The Scene: A party Wednesday night for “Twin Peaks: Fire Walk With Me,” director David Lynch’s theatrical prequel to his TV serial that was a cult hit a couple of years back. Although the gathering had the trappings of a premiere, there was no screening, which gave the event the feel of a swanky cast party. It was held at a new restaurant, McCormick & Schmick’s in downtown L.A., and co-sponsored by Movieline Magazine and radio station KROQ. (Related story, F1)
The Buzz: Although guests at the party were enthusiastic, it was, at the very least, unusual that New Line Cinema didn’t screen “Fire Walk With Me” for the crowd. (A premiere was held earlier this month in Snoqualmie, Wash., where it was filmed.) An L.A. screening might have gone a long way to combat tepid industry word of mouth about this movie. Then again, it may not have.
Who Was There: The film’s stars: Sheryl Lee, Ray Wise, Dana Ashbrook, Grace Zabriskie and Catherine Coulson, as well as actors Edward Furlong and Finola Hughes.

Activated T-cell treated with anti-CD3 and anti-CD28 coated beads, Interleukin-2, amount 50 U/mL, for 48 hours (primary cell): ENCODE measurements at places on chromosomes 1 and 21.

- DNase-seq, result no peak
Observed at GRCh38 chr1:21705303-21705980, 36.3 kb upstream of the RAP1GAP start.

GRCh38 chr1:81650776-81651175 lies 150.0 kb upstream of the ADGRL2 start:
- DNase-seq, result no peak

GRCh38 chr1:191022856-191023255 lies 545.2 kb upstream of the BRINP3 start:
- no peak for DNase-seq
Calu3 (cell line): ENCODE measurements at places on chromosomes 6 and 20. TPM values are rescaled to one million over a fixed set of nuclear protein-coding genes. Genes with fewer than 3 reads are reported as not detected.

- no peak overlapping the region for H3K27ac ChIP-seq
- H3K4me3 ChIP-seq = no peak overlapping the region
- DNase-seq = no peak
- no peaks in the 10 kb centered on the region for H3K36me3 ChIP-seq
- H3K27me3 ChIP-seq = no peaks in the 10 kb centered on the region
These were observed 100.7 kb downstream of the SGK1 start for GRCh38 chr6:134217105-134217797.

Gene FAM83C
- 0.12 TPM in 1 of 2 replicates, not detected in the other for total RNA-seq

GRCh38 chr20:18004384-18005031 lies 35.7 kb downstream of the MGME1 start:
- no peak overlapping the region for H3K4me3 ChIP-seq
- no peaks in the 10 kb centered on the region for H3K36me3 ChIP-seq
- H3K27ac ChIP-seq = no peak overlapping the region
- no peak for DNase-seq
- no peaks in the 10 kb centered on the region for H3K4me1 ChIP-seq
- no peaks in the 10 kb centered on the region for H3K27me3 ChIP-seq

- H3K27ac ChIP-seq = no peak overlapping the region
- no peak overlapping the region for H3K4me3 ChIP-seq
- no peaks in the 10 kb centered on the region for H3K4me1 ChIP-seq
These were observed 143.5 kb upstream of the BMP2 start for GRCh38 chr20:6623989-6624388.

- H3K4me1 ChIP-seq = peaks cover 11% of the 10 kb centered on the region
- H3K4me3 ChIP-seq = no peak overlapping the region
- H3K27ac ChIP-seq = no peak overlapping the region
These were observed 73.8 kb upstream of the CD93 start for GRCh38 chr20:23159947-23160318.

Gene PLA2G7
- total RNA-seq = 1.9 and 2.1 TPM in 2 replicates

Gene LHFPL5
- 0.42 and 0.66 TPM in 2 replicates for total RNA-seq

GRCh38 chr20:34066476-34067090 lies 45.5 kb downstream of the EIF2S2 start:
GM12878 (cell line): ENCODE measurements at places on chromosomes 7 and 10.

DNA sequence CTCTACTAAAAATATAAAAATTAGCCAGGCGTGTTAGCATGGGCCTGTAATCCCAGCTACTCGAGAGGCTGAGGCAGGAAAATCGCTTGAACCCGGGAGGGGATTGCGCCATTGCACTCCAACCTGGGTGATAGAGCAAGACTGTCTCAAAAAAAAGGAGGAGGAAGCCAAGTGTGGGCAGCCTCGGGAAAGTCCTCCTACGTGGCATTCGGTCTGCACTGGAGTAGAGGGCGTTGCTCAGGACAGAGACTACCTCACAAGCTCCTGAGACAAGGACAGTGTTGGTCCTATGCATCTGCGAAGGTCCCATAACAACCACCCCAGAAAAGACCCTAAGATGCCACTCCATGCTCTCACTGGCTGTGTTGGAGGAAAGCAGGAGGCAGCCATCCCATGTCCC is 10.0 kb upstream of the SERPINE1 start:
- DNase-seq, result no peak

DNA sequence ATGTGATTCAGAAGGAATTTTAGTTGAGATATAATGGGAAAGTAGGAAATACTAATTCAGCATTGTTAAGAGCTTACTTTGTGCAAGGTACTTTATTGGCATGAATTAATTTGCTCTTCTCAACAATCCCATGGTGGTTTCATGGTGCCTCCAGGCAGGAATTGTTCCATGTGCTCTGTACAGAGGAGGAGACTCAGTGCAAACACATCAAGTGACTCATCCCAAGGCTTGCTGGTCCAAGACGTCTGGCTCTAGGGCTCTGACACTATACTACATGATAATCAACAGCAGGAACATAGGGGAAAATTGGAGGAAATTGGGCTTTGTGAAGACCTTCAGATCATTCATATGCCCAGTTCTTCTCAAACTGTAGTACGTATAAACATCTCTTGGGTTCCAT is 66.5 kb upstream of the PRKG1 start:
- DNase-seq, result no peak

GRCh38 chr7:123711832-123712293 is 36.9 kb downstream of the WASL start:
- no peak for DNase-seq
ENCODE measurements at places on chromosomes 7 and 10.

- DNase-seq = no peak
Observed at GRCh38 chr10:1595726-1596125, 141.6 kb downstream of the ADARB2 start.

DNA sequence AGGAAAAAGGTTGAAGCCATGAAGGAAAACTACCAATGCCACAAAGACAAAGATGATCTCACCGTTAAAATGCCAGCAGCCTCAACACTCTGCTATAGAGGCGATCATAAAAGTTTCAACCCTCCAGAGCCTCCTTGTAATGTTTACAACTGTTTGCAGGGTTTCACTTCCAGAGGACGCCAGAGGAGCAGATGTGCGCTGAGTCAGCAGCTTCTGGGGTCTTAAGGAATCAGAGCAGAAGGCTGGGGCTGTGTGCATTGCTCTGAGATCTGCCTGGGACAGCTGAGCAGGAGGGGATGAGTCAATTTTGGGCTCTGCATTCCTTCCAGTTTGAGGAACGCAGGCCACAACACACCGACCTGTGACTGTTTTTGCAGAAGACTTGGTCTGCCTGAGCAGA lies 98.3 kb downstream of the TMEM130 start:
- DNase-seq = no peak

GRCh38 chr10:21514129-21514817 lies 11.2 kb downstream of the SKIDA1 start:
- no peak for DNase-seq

Dress Code: Young. Hip. Shiny. Tight. Unbuttoned. Vested. Moisturized. You get the idea.
Chow: Salmon, calamari, ceviche, crab cakes, and the food that made Twin Peaks famous: doughnuts, cherry pie and coffee.
Fans Being Fans: Sheryl Lee, who plays murdered teen-ager Laura Palmer, said Japanese fans held a funeral for her character. (The movie is an enormous hit in Japan.) “They built a corpse that looked like me and wrapped it in plastic,” she said. “Hundreds of people came to see it, bringing flowers and crying.”
Quoted: Dana Ashbrook, who plays Bobby Briggs, defended David Lynch’s dark visions, which have been called too violent by some. Said Ashbrook: “People take things so seriously. It doesn’t condone violence. It’s a cool movie. It’s very avant-garde. It’s not your totally predictable, totally pat movie like ‘Basic Instinct.’ ”
Triumphs: The new restaurant’s young and enthusiastic staff, who kept working hard even when the crowds and the logistics got difficult.
Exit Line: How quickly we forget our favorite fads in today’s accelerated culture. Referring to all the “Twin Peaks” trappings, one guest said: “Was it only a couple of years ago? It already feels like nostalgia.” (Just what we need to make us feel even older--'90s nostalgia.)